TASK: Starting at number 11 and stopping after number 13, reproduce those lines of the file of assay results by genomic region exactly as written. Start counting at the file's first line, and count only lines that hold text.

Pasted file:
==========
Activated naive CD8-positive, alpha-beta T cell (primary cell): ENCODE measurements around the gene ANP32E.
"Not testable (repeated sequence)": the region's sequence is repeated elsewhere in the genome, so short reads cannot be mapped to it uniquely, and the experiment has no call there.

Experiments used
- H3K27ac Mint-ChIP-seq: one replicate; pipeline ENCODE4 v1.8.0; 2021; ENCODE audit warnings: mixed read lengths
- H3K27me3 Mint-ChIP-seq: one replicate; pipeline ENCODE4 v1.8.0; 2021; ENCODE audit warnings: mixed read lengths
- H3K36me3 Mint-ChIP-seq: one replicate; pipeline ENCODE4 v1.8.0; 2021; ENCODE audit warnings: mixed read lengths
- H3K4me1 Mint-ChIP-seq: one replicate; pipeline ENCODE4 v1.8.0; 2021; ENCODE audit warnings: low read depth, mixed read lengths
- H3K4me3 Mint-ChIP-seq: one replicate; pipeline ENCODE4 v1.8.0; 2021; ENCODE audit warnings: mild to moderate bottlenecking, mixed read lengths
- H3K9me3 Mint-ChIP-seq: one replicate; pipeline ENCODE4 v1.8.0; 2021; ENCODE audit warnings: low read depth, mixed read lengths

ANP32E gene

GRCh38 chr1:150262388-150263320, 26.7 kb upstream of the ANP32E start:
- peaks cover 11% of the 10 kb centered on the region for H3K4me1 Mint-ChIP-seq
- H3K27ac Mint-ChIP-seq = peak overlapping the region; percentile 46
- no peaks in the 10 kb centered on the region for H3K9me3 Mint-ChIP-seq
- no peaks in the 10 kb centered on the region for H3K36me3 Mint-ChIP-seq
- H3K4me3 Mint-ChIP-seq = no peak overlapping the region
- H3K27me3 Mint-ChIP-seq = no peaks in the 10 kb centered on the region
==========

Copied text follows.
GRCh38 chr1:150262388-150263320, 26.7 kb upstream of the ANP32E start:
- peaks cover 11% of the 10 kb centered on the region for H3K4me1 Mint-ChIP-seq
- H3K27ac Mint-ChIP-seq = peak overlapping the region; percentile 46